Background: Increasing evidence suggests that macrophages play a role in the normal development of certain organs, including the breast1. Intriguingly, macrophages are often found in the stroma of breast tumours, where they may promote tumour growth and metastasis. The mechanism underpinning the requirement for macrophages during normal development may involve their interactions with mammary stem cells (MaSCs). Recently, a population enriched for MaSCs has been prospectively identified in mice2. We have used 2 approaches to determine whether macrophages are required for normal MaSC function.Methods and Results: The role of macrophages in mammary development was studied in mice with an inactivating recessive mutation in the CSF-1 gene (CSFop/op). MaSCs from CSFop/op mice exhibit significantly reduced clonogenicity in vitro with a reduction in colony size and number in CSFop/op mice. Transplantation assays confirmed a reduced regenerative capacity of the MaSCs derived from CSFop/op mice when transplanted into wild-type recipients. Furthermore, in reciprocal experiments, we found that a macrophage-deficient micro-environment does not support stem cell growth with an inability for wild-type stem cells to repopulate the fat pad of CSFop/op mice.To support these findings, an alternative strategy was used to eliminate the macrophages from the stem cell microenvironment by co-transplanting stem cells with liposomes containing clodronate or saline. Clodronate-containing liposomes are toxic to macrophages after ingestion. There was a greater than 80% impairment in stem cell repopulating frequency as well as a marked decrease in outgrowth potential when cotransplanted with clodronate-containing liposomes.Discussion: These studies indicate a major role for macrophages in supporting stem cell growth during mammary development. This may relate to a role in the stem cell niche. Understanding the mechanisms by which mammary stem cells interact with macrophages during mammary development will shed light on why macrophage infiltration in tumours portends a poor prognosis in breast cancer.1. Gouon-Evans V, Lin EY, Pollard JW. Requirement of macrophages and eosinophils and their cytokines/chemokines for mammary gland development. Breast Cancer Res. 2002; 4:155-64.2. Shackleton M, Vaillant F, Simpson KJ, et al. Generation of a functional mammary gland from a single stem cell. Nature. 2006; 439:84-8.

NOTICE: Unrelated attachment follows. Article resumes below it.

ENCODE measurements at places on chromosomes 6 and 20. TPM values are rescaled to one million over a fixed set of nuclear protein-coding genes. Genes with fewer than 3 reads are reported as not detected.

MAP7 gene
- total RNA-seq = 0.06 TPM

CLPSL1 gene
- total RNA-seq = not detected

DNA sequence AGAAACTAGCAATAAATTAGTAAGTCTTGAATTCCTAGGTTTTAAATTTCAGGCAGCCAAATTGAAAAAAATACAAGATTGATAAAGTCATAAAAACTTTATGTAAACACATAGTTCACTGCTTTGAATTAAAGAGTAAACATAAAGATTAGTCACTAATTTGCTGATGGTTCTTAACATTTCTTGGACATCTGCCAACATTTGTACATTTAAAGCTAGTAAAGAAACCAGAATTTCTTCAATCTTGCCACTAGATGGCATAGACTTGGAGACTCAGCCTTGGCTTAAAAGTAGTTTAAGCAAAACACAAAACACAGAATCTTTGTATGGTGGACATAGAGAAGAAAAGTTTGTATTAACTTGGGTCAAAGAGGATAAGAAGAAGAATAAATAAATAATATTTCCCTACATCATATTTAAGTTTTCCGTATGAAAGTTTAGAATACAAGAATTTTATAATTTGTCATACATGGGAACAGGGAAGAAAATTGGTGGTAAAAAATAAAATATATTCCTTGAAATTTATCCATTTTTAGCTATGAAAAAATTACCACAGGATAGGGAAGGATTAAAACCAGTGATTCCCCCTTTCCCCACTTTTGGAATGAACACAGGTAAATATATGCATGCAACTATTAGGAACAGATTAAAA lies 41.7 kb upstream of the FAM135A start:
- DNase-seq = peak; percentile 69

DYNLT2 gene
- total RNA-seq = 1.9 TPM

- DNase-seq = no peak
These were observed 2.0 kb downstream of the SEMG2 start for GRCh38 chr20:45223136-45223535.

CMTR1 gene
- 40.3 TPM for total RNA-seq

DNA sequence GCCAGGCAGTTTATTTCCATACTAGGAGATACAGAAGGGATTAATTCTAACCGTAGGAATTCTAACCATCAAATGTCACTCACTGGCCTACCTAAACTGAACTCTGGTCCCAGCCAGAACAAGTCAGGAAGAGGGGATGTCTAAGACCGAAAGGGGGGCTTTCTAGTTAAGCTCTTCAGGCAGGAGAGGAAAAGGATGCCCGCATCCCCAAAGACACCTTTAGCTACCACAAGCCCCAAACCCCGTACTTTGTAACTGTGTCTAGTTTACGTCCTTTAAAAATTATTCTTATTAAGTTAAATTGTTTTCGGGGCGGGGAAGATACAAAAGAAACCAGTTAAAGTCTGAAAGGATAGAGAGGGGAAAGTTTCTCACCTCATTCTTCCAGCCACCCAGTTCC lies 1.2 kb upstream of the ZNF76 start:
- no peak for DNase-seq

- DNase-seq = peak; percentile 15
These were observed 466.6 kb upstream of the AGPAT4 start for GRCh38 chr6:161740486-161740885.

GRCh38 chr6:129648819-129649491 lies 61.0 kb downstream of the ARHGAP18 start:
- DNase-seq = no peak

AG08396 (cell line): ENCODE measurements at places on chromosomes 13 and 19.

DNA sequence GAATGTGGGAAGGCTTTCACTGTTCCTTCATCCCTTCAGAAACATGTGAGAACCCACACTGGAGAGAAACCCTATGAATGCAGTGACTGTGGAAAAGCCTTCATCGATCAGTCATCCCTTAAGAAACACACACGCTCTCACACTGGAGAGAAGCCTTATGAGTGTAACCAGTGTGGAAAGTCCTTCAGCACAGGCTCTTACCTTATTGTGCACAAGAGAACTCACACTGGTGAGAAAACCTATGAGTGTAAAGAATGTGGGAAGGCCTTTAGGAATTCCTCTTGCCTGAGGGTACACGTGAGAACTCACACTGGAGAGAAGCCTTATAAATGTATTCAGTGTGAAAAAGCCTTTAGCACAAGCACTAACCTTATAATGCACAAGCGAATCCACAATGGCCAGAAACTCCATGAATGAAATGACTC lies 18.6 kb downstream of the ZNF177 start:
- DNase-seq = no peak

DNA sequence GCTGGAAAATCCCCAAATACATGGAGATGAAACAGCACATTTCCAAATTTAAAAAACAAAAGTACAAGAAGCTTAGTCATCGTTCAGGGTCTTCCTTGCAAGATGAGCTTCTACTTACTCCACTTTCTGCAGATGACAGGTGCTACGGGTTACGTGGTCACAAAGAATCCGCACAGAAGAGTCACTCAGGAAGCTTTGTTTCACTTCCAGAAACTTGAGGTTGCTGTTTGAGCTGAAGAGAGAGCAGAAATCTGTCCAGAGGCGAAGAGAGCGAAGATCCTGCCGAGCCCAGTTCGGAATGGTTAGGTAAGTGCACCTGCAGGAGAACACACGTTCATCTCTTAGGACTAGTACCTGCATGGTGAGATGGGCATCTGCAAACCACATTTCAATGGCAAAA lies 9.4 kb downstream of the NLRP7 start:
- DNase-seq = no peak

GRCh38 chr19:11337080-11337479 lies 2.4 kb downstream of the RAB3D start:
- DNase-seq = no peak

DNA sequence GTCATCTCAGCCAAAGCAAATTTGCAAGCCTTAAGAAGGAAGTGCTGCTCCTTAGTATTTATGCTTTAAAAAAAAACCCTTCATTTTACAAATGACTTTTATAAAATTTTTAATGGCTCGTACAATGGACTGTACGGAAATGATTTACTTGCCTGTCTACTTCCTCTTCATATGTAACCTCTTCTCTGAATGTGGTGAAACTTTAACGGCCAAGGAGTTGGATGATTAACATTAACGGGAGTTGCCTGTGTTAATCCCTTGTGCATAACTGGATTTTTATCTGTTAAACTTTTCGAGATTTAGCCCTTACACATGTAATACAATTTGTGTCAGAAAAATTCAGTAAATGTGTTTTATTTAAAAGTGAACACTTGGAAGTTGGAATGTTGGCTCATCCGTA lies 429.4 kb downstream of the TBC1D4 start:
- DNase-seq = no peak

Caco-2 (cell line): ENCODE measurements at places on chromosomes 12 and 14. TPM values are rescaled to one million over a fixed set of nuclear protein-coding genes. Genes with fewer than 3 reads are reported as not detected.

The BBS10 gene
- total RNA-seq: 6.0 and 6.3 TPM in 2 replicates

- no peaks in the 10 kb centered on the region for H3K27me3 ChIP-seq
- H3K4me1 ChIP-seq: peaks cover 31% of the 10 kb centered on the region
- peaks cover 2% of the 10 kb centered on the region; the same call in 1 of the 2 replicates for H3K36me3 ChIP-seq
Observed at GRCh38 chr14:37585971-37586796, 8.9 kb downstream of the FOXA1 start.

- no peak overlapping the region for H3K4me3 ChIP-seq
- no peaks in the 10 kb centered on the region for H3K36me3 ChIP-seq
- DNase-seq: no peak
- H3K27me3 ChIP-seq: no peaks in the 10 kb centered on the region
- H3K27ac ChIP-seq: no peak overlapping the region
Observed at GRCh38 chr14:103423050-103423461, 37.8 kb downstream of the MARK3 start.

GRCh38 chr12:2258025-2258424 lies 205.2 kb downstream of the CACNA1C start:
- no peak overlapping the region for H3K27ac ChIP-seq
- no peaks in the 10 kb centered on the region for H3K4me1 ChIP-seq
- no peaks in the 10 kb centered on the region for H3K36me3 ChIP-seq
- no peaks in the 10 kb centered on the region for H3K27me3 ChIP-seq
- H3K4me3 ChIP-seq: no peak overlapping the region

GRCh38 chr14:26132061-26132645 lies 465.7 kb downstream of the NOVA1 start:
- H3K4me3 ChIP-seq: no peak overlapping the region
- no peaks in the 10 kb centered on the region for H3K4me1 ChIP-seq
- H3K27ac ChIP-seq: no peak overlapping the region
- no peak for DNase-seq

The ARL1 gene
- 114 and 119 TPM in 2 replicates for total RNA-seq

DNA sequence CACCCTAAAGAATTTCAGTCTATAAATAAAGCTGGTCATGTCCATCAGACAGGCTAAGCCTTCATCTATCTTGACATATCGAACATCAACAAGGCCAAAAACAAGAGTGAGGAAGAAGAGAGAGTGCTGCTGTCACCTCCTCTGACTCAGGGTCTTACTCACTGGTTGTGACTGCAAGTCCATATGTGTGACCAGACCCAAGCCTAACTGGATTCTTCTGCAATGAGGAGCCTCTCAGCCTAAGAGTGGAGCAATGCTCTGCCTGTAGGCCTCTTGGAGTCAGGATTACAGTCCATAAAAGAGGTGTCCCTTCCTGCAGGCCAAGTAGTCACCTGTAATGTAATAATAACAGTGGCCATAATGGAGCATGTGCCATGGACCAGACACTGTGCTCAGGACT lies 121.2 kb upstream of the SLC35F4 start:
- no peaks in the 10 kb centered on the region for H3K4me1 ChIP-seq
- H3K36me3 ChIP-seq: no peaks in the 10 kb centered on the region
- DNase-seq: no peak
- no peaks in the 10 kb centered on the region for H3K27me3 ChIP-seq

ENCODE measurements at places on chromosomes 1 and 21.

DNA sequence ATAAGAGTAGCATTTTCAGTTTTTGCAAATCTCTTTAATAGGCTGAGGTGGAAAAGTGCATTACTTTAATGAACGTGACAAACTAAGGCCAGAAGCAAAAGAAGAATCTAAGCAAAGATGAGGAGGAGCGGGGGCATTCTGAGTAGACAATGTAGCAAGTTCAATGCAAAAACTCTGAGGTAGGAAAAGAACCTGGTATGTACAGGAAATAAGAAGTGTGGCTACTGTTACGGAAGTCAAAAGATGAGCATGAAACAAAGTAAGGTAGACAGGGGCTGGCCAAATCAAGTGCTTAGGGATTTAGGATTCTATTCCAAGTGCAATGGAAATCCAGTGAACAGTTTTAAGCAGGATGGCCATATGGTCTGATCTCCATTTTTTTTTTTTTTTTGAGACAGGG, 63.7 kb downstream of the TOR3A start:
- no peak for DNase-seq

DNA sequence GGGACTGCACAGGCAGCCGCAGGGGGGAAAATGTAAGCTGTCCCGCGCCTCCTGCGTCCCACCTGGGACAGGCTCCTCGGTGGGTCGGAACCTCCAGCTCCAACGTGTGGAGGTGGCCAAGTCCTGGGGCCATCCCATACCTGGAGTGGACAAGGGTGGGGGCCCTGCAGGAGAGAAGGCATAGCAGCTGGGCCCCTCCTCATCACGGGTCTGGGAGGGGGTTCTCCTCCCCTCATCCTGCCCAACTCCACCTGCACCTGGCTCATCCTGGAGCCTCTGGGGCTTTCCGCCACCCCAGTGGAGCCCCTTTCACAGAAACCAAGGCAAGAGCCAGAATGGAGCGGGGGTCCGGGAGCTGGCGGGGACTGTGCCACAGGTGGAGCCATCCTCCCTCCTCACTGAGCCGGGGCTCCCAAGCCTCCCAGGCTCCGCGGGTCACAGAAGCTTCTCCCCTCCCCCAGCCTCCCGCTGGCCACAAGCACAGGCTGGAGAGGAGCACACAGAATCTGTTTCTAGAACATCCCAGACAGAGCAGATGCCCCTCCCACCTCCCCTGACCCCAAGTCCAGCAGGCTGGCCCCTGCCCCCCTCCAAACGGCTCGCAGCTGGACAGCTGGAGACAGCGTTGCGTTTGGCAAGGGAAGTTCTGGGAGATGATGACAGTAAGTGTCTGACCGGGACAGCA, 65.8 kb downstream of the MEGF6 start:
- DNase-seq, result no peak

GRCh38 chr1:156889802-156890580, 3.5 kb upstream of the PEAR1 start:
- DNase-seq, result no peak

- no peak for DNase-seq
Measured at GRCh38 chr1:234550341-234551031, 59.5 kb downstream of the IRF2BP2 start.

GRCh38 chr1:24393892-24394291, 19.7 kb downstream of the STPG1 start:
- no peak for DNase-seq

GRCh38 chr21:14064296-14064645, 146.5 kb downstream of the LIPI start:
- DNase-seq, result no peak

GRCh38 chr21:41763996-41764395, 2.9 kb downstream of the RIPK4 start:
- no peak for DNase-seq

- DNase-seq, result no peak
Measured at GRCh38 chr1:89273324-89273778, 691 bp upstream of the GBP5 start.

Citation Information: Cancer Res 2009;69(24 Suppl):Abstract nr 49.